Public gets first glimpse of King memorial

The sheer size of the sculpture of King sets it apart from nearby statues of Jefferson and Lincoln.

Washington: Tourists and Washingtonians were
getting their first up-close look on Monday at the memorial to the
US civil rights leader Rev Martin Luther King Jr.

The site was set to open without fanfare to kick off a
week of celebrations ahead of Sunday`s official dedication.

The memorial sits on the National Mall between memorials
honouring Presidents Abraham Lincoln and Thomas Jefferson. It
includes a 9-metre-tall sculpture of King and a 137-meter-long
granite wall inscribed with 14 quotations from his speeches.

The sheer size of the sculpture of King sets it apart
from nearby statues of Jefferson and Lincoln, which are both
about 6 meters tall, though inside larger monuments.

A panel of scholars chose the engraved quotations from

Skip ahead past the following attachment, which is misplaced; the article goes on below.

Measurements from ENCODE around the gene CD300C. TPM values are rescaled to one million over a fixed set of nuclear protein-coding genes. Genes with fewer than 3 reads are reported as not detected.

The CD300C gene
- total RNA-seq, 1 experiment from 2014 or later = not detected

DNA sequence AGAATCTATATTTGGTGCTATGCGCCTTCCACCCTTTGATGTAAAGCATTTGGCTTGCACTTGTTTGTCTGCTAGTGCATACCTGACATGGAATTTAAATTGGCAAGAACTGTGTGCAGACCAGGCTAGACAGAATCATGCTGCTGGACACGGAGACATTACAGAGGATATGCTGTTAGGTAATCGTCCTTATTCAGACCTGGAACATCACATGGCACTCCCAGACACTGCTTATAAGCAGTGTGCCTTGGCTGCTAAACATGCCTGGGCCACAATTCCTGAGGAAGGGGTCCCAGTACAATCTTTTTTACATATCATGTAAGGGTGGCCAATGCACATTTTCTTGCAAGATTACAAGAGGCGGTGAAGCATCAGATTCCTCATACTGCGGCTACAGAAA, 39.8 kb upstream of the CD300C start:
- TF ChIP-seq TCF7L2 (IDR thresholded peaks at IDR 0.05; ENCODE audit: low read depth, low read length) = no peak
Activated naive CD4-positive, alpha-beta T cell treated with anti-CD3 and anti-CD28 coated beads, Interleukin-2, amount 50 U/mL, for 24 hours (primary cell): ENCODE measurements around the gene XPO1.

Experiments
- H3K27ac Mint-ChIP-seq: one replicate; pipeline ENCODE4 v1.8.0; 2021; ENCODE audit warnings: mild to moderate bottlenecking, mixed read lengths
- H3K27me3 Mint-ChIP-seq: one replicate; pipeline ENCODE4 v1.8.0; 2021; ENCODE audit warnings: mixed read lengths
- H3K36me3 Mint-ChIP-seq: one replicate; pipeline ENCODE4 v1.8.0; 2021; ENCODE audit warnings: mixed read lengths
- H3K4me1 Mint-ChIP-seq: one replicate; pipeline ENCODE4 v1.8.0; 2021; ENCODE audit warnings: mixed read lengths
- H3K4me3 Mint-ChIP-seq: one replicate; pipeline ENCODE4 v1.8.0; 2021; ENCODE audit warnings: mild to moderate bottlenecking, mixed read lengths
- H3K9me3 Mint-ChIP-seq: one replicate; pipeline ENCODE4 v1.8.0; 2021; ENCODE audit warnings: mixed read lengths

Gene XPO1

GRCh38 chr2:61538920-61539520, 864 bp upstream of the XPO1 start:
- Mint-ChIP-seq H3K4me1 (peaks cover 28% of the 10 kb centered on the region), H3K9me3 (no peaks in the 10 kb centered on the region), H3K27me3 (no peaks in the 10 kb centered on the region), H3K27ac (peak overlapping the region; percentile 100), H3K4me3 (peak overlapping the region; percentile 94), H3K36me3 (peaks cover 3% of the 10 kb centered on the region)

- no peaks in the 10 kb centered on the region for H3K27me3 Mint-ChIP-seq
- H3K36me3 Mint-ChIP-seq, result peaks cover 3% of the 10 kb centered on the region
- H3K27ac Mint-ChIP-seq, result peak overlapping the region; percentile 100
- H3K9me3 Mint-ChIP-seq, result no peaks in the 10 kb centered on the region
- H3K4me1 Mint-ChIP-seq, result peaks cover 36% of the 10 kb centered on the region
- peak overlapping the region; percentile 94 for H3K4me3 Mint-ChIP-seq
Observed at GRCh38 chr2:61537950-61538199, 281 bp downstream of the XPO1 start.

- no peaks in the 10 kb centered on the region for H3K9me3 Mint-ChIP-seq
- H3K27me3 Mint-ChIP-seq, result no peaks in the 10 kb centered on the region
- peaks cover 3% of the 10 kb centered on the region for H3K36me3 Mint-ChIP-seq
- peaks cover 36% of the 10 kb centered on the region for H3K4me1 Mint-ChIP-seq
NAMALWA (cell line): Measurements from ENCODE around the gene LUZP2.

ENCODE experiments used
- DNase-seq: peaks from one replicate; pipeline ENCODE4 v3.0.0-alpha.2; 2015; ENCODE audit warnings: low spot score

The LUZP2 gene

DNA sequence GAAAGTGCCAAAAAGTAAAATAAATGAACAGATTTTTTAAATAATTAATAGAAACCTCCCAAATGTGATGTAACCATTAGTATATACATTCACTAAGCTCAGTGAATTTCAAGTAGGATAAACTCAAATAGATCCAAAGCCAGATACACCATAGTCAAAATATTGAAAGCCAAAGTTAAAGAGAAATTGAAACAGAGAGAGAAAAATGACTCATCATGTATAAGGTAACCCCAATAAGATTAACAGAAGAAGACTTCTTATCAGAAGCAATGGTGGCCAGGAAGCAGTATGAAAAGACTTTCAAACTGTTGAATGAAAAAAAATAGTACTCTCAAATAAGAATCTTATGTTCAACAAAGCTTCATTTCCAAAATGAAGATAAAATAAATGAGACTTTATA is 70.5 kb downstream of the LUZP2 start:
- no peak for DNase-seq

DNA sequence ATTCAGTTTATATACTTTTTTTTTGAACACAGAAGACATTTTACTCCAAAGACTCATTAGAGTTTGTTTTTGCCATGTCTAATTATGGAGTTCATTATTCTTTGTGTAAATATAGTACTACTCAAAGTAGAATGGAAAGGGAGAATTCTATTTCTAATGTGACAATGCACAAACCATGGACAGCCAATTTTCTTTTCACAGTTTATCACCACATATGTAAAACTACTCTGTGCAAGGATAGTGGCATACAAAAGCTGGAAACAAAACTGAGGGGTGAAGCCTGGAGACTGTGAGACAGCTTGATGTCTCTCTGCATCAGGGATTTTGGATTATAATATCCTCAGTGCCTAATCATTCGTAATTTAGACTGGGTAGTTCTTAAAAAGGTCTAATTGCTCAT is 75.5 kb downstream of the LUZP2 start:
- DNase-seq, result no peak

speeches by King in Atlanta, New York, Washington, Los Angeles
and Montgomery, Alabama, as well as from King`s books and his
letter from a Birmingham, Alabama, jail.

One of the stone engravings reads: "We shall overcome
because the arc of the moral universe is long, but it bends
toward justice."

The site will be surrounded with cherry trees that will
blossom in pink and white in the spring.

Sunday`s dedication ceremony will mark the 48th
anniversary of the March on Washington and King`s famous "I
Have a Dream" speech. President Barack Obama, the first black
US president, is scheduled to speak at the dedication.

The Chinese sculptor, Lei Yixin, said he wanted the memorial
to be a visual representation of the ideals King spoke of in
his "I Have a Dream" speech.

"His dream is very universal. It`s a dream of equality,"
Lei said through his son, who translated from Mandarin. "He
went to jail. He had been beaten, and he sacrificed his life
for his dream. And now his dream comes true."

The sculpture depicts King with a stern expression,
wearing a jacket and tie, his arms folded and clutching papers
in his left hand. Lei said through his son that "you can see
the hope" in King`s face, but that his serious demeanour also
indicates that "he`s thinking."


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